Calling yourself “rational” might not make it so

Lately, the “Rational Response Squad” has been making a bit of buzz in the atheosphere (and even in the theosphere).

Vjack asked for opinions from his readers before writing a fair review of RRS and their site. He found them to be “immature at times” but remarked that this “is a good thing.” Their aggressive, bold and ‘in-your-face’ style of attacking theists appealed to Vjack and he noted that they probably have a strong appeal to teens. Vjack also had some decent constructive criticism, suggesting that the RRS tone down the “chip on their collective shoulders” in an effort to play nice with the rest of the atheist/rationalist community. He also found their website to be “something of a mess.” I’ve always found it to be an html travesty and its poor design was the single biggest reason for me not staying on the site every time I ever visited.

Hemant Mehta, a.k.a. The Friendly Atheist, had a couple of blog posts that were critical of the RRS and their “aggressive tactics.” He compared and contrasted his method of outreach with that of the RRS and ended up with a response from Brian Cutler, one of the lead personalities of this group, which was to fallaciously measure “de-conversion” outcomes. I say fallaciously since there was no regard for methodologies or controls, so such an outcomes claim is meaningless from the start.

Enter Reed Braden of UnorthodoxAtheism, who revealed that he encountered Cutler and one of his sidekicks in a chatroom where they made accusations that Richard Dawkins had or was having an affair outside of his marriage. This accusation made in the wake of RRS apparently not being able to ride the Richard Dawkins Foundation coattails. Braden later published another chatroom transcript where Cutler attempted to plead, beg, and -finally- threaten Braden in order to prevent him from further discussing or publishing the accusation. Ostensibly because “If this news gets out, Richard Dawkins will be nothing tomorrow (Brian Sapient),” although it smells strongly of self-preservation, mostly since it hasn’t much chance of being true based on the juvenile and irrational actions of the, perhaps, inappropriately named RRS.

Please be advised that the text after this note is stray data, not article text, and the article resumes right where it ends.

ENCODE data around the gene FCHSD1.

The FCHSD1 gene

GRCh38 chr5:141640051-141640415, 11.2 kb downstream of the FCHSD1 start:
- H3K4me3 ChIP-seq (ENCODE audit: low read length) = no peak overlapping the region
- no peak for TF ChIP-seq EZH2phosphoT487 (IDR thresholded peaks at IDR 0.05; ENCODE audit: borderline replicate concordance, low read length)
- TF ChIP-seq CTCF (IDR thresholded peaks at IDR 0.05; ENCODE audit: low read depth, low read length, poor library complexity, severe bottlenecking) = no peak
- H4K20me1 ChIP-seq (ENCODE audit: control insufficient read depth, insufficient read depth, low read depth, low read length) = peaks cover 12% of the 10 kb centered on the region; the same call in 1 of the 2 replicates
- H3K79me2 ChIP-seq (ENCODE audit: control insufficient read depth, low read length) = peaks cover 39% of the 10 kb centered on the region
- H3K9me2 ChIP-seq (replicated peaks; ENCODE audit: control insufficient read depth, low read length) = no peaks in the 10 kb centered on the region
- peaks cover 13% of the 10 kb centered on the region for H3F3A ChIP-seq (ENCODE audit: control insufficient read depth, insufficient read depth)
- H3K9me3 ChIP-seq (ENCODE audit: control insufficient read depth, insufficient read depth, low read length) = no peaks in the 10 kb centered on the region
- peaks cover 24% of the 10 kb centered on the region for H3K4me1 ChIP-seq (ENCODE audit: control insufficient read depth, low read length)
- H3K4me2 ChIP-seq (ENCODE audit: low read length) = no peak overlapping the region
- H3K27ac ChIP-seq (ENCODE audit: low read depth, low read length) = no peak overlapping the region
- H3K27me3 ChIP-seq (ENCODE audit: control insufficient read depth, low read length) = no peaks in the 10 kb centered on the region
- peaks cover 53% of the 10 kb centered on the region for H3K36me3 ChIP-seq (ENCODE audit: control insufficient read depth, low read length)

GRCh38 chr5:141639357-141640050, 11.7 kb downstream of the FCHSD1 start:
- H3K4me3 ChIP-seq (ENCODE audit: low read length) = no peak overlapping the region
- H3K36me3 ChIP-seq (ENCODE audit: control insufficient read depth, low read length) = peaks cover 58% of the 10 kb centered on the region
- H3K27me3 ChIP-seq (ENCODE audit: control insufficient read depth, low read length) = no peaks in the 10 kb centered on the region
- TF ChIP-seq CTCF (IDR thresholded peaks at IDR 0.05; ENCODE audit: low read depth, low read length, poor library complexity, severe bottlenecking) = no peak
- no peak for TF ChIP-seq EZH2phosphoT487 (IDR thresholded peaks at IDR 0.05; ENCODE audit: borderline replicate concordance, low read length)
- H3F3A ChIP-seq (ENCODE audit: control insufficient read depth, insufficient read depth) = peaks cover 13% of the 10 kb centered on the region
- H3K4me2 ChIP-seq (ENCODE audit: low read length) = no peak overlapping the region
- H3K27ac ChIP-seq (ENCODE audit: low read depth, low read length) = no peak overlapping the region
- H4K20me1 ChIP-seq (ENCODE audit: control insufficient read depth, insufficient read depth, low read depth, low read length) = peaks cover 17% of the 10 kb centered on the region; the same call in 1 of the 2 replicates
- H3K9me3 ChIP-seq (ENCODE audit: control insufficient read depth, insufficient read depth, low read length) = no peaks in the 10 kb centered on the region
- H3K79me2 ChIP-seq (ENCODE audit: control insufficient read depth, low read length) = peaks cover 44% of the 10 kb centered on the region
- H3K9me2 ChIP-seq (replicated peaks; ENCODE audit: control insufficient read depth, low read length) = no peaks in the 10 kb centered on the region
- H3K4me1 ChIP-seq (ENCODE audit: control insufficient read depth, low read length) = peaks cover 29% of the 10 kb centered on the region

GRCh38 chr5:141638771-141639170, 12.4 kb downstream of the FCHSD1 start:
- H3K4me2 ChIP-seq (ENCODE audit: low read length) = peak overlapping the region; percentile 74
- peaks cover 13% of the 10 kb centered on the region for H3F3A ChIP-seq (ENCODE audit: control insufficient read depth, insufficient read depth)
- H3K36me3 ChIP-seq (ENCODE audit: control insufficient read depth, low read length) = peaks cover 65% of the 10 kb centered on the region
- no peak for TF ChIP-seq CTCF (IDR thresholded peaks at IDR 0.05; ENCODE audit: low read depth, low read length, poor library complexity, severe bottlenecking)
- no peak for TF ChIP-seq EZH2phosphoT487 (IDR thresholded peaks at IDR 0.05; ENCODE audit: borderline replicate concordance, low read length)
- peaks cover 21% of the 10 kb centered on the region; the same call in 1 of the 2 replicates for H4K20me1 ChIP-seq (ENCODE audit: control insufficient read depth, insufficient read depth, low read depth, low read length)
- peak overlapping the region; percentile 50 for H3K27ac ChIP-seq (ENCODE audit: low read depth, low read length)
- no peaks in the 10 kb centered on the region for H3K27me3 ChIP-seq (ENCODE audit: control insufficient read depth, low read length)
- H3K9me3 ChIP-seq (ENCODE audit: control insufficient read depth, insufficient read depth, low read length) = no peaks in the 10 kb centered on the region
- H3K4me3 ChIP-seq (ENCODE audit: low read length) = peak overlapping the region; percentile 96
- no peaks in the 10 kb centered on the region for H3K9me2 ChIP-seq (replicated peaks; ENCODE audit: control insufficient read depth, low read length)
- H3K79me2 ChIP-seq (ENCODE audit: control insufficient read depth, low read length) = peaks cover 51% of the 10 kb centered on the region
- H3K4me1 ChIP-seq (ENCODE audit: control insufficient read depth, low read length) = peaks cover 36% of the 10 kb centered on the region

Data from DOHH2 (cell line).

Matt at [GBG] Atheist News writes that It’s Time to Drop the Rational Response Squad. And by “drop,” he means not link to them in blogrolls and not to reference them in serious discourse.

I think that’s the most sound advice I’ve heard so far. Reed Braden already removed the two posts I mentioned above (so you won’t find them in the links, but you might still find them in your rss feed aggregator or on Planet Atheism), which is probably a good thing. And, as for the RRS, they’re not in my links list, not even in this post. In my opinion, shaped mostly over the last few days, the Rational Response Squad is misnamed, juvenile, and without lasting academic or redeeming merit. They’re that train wreck you can’t avoid looking at, but at the end of the day you’re glad you weren’t on the train and their significance is forgotten.

About Ylooshi

An anthropologist who is an atheist. My blog at concerns itself with breaking the spells of superstition and religious belief through examining human superstitions and religions scientifically and rationally. Breaking Spells, the blog, also focuses on atheist and secular concerns such as the separation of church and state as well as the negative influences of Islamo-Judeo-Christian religious cults on society.
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